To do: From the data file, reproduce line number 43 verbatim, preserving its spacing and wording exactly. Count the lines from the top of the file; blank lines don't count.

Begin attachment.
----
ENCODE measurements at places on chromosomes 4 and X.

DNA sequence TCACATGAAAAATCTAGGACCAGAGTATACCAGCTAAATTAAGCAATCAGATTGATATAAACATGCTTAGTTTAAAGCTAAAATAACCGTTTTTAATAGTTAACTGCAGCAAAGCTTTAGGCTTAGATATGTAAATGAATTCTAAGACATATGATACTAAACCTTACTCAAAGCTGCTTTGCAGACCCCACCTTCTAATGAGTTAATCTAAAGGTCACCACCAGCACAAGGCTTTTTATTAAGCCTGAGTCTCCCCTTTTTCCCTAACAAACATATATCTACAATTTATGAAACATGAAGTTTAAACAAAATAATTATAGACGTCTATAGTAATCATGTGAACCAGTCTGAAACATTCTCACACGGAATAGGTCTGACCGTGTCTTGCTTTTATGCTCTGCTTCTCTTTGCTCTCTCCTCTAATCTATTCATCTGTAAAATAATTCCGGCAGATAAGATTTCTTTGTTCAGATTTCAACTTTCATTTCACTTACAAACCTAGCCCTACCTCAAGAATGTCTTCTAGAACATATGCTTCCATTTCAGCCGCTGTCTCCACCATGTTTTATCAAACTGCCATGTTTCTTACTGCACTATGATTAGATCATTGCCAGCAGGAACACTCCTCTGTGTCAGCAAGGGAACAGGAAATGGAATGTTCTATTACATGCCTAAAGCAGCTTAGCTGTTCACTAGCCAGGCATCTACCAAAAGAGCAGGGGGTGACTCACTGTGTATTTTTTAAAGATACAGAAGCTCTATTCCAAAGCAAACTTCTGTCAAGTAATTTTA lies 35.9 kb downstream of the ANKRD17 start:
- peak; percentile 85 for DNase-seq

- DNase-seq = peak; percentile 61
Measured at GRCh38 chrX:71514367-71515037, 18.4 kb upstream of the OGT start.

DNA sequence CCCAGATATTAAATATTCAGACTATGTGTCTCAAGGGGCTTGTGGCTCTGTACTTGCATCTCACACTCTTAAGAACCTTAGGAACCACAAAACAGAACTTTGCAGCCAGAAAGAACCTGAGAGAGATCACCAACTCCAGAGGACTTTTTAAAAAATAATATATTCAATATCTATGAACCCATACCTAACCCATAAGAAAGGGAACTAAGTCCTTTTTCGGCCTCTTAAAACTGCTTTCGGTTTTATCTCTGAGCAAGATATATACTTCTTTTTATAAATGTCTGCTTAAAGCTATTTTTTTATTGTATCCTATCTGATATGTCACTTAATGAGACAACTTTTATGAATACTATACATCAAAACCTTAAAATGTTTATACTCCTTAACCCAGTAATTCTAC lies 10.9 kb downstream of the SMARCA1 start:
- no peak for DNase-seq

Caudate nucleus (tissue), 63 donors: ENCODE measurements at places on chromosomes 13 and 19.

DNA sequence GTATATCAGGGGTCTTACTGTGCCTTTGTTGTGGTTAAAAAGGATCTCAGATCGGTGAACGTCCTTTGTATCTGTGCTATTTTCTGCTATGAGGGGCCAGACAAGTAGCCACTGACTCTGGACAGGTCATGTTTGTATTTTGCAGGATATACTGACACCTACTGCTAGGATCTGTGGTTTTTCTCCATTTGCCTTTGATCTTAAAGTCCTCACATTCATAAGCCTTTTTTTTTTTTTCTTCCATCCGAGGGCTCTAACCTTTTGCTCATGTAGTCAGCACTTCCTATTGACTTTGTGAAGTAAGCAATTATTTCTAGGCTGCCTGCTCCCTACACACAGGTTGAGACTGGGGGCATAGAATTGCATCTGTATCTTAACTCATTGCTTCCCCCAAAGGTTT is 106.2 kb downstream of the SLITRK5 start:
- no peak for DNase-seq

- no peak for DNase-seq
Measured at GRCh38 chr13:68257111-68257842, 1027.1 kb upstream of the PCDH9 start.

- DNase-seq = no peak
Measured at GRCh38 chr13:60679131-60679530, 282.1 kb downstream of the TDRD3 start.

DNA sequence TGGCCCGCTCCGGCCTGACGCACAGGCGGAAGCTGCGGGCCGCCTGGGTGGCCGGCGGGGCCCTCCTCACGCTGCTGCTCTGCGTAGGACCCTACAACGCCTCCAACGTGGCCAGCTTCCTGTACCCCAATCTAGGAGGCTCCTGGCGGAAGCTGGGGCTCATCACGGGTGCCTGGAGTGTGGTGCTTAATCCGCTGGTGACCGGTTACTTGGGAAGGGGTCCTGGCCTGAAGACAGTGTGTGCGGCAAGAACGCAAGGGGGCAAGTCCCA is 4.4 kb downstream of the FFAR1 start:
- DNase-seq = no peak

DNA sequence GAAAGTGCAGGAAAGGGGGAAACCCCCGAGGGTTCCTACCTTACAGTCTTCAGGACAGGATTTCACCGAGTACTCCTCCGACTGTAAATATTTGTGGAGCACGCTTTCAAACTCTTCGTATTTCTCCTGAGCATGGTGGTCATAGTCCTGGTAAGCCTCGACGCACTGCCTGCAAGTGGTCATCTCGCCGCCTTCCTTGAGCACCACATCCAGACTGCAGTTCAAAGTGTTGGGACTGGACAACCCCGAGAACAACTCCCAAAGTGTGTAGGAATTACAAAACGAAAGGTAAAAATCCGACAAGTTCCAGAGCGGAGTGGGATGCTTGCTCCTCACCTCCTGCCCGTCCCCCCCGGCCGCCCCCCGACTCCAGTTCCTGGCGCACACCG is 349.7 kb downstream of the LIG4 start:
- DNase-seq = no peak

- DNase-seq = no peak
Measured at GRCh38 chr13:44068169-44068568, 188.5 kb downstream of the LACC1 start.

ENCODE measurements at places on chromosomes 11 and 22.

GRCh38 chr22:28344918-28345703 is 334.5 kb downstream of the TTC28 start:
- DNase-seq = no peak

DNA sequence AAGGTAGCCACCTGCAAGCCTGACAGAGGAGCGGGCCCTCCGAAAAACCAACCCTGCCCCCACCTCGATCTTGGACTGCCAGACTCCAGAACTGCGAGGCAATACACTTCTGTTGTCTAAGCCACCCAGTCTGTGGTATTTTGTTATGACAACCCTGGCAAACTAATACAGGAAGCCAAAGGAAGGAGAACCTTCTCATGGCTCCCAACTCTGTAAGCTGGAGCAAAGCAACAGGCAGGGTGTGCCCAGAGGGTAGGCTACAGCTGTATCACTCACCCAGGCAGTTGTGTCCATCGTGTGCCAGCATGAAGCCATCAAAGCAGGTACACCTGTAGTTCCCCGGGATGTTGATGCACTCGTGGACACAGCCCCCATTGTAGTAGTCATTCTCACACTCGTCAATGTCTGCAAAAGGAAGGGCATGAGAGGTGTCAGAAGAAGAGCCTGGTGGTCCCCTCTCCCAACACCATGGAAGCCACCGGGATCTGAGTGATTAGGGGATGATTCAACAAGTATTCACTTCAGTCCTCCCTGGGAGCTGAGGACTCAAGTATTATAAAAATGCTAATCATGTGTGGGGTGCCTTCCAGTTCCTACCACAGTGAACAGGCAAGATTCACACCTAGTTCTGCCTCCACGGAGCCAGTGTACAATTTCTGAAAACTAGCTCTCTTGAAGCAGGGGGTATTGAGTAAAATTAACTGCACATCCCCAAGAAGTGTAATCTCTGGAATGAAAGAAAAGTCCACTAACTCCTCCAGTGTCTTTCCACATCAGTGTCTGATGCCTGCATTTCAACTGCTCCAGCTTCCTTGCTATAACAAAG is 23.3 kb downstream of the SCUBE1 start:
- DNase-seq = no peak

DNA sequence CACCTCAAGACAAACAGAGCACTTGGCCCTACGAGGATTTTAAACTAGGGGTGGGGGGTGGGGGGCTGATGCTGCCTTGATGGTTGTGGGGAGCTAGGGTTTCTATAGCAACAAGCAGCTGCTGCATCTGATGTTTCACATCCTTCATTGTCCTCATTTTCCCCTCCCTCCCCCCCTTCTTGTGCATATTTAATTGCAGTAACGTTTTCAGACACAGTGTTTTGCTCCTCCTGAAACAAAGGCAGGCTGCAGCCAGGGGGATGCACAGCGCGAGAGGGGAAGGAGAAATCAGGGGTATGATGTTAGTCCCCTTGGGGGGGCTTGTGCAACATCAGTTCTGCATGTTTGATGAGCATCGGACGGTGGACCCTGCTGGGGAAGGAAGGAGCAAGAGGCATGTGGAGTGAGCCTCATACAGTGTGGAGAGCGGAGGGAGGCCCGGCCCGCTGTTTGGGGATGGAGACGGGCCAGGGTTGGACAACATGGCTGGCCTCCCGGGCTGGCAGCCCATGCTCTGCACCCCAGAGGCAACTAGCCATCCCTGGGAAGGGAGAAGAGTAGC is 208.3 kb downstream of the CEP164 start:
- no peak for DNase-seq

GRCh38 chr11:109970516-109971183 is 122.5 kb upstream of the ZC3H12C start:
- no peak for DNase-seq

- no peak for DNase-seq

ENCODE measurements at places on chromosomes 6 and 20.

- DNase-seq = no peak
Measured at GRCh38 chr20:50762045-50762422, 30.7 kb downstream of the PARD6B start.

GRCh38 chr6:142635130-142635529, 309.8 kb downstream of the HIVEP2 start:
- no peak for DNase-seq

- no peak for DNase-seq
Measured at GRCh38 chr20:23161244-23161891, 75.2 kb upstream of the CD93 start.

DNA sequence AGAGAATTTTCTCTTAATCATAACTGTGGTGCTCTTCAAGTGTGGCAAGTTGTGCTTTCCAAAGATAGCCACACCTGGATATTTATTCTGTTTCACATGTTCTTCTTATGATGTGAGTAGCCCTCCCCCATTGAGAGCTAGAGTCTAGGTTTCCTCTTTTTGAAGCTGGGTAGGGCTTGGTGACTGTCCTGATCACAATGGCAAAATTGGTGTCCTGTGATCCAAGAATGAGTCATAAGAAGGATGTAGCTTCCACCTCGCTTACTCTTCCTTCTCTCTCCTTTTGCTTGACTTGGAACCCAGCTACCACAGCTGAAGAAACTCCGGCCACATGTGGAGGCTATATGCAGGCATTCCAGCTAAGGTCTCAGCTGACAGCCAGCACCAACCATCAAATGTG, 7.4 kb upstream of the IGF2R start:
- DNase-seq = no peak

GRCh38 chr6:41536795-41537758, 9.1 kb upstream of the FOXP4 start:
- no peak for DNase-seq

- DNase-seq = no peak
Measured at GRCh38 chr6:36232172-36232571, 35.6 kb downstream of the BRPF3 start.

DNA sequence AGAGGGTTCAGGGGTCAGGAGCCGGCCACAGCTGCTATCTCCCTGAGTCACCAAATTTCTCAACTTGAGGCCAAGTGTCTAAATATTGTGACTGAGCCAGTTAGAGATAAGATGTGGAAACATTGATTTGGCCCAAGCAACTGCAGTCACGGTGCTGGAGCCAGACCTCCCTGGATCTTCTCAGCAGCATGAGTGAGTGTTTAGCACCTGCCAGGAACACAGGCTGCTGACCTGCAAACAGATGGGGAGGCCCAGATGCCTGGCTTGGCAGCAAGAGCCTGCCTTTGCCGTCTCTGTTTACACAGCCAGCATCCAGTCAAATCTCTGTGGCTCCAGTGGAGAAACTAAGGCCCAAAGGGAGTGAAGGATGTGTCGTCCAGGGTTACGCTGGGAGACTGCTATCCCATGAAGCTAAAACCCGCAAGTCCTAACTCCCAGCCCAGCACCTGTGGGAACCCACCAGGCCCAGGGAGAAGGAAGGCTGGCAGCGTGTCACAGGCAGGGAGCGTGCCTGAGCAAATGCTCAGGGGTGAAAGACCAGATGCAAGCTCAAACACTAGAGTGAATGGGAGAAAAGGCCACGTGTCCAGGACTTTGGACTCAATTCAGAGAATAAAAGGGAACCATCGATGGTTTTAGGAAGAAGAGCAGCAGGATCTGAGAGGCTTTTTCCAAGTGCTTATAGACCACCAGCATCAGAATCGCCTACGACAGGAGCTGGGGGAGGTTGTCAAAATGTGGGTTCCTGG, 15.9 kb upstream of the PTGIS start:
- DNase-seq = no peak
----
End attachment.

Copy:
Measured at GRCh38 chr6:36232172-36232571, 35.6 kb downstream of the BRPF3 start.